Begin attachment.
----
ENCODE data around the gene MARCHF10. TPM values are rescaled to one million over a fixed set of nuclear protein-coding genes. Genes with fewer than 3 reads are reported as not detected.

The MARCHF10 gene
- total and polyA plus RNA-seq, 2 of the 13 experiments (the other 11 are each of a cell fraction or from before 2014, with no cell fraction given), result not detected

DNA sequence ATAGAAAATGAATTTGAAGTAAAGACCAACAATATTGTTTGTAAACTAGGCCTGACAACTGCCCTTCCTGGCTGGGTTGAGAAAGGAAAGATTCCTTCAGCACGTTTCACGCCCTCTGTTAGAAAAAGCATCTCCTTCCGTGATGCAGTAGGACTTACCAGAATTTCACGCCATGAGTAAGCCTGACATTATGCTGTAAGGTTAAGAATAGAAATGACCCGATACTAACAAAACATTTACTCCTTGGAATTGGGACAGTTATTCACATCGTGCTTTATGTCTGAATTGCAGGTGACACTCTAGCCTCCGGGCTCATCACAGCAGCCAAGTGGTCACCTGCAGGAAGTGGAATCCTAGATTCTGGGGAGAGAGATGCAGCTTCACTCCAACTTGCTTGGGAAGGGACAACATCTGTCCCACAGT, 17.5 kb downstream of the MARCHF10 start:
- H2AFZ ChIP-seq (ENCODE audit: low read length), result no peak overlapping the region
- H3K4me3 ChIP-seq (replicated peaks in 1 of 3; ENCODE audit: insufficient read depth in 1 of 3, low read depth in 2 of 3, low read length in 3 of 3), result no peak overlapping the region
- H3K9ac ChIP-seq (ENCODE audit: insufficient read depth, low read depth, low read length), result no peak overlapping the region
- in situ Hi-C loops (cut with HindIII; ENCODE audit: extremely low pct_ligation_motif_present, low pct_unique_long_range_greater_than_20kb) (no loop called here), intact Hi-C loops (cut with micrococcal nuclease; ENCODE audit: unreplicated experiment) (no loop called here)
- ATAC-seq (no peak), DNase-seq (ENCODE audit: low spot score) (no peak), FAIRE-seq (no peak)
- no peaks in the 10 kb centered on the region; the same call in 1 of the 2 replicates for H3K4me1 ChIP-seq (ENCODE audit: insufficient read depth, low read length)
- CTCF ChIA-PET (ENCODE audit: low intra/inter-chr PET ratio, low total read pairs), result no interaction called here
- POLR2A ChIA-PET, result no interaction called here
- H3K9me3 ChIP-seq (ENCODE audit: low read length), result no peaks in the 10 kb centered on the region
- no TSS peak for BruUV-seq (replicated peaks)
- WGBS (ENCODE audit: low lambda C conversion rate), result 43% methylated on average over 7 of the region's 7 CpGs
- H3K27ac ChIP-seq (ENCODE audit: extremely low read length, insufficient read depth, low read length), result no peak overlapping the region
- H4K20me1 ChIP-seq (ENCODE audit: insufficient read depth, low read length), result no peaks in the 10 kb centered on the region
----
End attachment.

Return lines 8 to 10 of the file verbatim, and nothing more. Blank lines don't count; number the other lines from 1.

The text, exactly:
- in situ Hi-C loops (cut with HindIII; ENCODE audit: extremely low pct_ligation_motif_present, low pct_unique_long_range_greater_than_20kb) (no loop called here), intact Hi-C loops (cut with micrococcal nuclease; ENCODE audit: unreplicated experiment) (no loop called here)
- ATAC-seq (no peak), DNase-seq (ENCODE audit: low spot score) (no peak), FAIRE-seq (no peak)
- no peaks in the 10 kb centered on the region; the same call in 1 of the 2 replicates for H3K4me1 ChIP-seq (ENCODE audit: insufficient read depth, low read length)